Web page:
In the Eye of the Beholder
Ted Folkert – October 15, 2020
Donald Trump is a case study in the subject of wealth creation at all costs – without remorse, without compassion for others, without restraint, without any thought of the common good. It would be interesting to have him define the term “the common good.” He would stumble over that one for hours without a definition. Actually, he would probably consider “the common good” an unnecessary subject or condition, believing that all that matters are the rich and powerful and that those not included in that definition are merely only necessary in assisting the wealthy in wealth creation.
Donald Trump’s idyllic board of directors to join him in leading the world probably include Vladimir Putin, Mohammed bin Salmon, Kim Jong Un, Xi Jinping, and other actual or would-be dictators, people he has expressed admiration for and tries to snuggle up with, with that look of sincerity and hardy handshake. Others who we know he admires include Rupert Murdoch, Roger Ailes, Sean Hannity, Karl Rove, Kelly Anne Conway, Tucker Carlson, Rush Limbaugh, Rudy Giuliani, Roy Cohn and others. These probably wouldn’t make the board of directors. They are just sycophants, useful hangers-on, some seeking fame and fortune by exciting the right-wingers with the vitriol they need to spread hate and disinformation to the public – and some for inexplicable reasons such as selling newspapers or enticing TV audiences. As H.L. Mencken once said, “If they say it isn’t about money, it’s about money.” I guess we could say: “If they say isn’t about power, fame, and fortune, it’s about power, fame, and fortune.”
Trump actually admires and channels dictators who have the populace groveling at their feet and shrinking in fear of evoking displeasure. These are the types of world leaders we thought we had helped to reduce in the world as the US became a world power. But never doubt that they are still alive and well and do not seem to be fading into the past. Of course, this is the way Donald’s lecherous father raised him, the way he taught him to use his ill begotten wealth to control everyone in his path and continue to pile up riches to the amazement of the entire world. These lessons had to be reinforced time and again as Donald failed at most every endeavor which he pursued, all with the renewed financial backing of his father, backing which continued to be forthcoming regardless of his failures and which culminated upon his father’s death with an inheritance reported to be about 500 million dollars.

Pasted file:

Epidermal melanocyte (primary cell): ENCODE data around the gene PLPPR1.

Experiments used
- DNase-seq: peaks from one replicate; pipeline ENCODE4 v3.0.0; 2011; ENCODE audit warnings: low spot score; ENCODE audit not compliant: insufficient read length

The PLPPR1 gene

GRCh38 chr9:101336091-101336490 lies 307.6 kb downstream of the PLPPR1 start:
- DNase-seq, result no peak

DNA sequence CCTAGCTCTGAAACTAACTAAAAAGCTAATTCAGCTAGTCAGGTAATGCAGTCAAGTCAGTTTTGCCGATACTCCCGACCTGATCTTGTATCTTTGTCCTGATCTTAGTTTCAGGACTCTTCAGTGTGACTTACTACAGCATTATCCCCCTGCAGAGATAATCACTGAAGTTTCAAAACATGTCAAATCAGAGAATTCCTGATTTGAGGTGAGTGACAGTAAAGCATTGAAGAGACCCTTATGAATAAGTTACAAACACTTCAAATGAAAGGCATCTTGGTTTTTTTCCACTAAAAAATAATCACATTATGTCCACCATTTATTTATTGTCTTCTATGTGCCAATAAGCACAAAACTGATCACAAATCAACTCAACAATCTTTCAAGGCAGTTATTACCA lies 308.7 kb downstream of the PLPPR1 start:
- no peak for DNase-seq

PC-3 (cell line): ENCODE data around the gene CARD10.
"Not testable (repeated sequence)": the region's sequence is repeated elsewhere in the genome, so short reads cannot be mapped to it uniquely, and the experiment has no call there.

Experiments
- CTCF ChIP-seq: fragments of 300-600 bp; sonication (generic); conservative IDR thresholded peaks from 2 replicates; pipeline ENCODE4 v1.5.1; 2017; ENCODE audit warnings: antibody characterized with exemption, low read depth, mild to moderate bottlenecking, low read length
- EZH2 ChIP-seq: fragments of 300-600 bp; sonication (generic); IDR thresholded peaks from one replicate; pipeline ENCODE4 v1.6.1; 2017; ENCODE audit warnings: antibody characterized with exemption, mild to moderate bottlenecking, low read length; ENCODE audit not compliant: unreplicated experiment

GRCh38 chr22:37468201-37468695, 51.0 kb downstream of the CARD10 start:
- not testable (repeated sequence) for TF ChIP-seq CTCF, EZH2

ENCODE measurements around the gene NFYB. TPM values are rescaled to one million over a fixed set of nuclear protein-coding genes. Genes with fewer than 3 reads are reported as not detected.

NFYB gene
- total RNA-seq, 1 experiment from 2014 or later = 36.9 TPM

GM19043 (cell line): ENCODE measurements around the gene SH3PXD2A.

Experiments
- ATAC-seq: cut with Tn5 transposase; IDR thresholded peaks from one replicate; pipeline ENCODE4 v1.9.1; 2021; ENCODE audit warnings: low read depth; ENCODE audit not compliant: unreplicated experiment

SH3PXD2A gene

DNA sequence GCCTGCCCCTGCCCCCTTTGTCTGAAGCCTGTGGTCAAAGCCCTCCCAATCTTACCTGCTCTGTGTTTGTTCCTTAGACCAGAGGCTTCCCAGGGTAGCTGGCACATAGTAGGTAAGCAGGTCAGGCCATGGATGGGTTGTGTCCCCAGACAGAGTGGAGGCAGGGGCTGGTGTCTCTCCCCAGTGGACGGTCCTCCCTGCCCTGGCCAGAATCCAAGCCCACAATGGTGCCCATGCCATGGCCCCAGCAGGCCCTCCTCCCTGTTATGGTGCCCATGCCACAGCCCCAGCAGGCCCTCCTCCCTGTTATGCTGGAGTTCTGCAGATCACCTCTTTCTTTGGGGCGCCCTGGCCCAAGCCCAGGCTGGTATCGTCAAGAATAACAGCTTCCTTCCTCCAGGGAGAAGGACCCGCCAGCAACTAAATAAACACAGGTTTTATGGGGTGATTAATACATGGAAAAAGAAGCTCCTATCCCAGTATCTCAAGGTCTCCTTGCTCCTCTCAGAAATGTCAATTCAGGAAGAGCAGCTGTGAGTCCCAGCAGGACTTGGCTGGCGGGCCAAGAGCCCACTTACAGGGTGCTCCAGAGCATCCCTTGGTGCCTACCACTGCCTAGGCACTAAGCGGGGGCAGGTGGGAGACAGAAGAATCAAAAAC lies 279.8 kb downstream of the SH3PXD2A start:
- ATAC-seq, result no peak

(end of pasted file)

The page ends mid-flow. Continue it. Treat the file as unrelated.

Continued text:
Everyone certainly wants a comfortable way of life and opportunities for their families, but what drives the race for riches? The drive for wealth and more wealth has to be about power and personal image – fame rather than fortune. The reason for such an analogy being that wealth only buys things and how many things can one person buy and enjoy. The more things you buy which you don’t have use for only creates unnecessary management of such assets. So what is the point? How does that make life more enjoyable? If you have all of the pleasures and necessities of life, what more can make life more satisfying, more enjoyable? Some believe it is merely keeping score – that it is all a game and when the game ends the one with the most toys wins.
Most of those of us considered the working-class are basically career-minded, seekers of a reasonable standard of living – people who have no inclination of fame and fortune. Careers are not all valued by money. They are often valued based upon the way that we perceive them.
This is a reminder of that famous story about the circus worker who was shoveling manure and someone asked him why he didn’t get a real job. His response was: “What, and leave show business?”
Maybe those who consider themselves worthy purveyors of political correctness have no remorse about the ultimate results of their actions. Maybe they find solace in their mistaken but useful belief that they are saving those of us who struggle in the trenches of toil from the trenches of poverty.
Show business must be alluring at all levels and fame must be perceived in the eyes of the beholder. Who decided that occupations should be rated by the level of monetary compensation? Is the job of the guy shoveling manure less important than that of the executive? It depends upon your time and place. If you are walking around the circus grounds, do you need an executive? Do you need someone shoveling manure? Who is going to contribute more comfort and importance in the moment – someone providing relief from smelling manure or stepping in it, or someone signing his paycheck? This is a case where the executive needs the guy shoveling manure more the guy shoveling manure needs him. So, who gets to decide which one is more important? Well, it depends on your time and place, and, of course, odor and messy stuff. Basically it depends upon perception, the eye of the beholder.
And some of us think that the rich and powerful who think like Trump are the ones shoveling manure. How much pride and fame and fortune can one wring from outsmarting, outmaneuvering, and separating those less fortunate from their money – those who don’t understand the true values which life offers, values which do not include dishonesty, debauchery, and trickery – values which include doing something which makes them proud to be a useful part of society, someone who cherishes the wholesome life which includes that famous cliché which we call the “Golden Rule – Do unto others as you would have others do unto you,” the cliché which the Trumps of the world really means “Do unto others before others do unto you.”
Vote for Joe Biden. Four more years of Trump, especially without a second term as a goal, could be devastating for the working-class in this country. This, as some have said, is the most important election of our lives now.
We must have a new president to lead us to a government of sanity and world leadership again.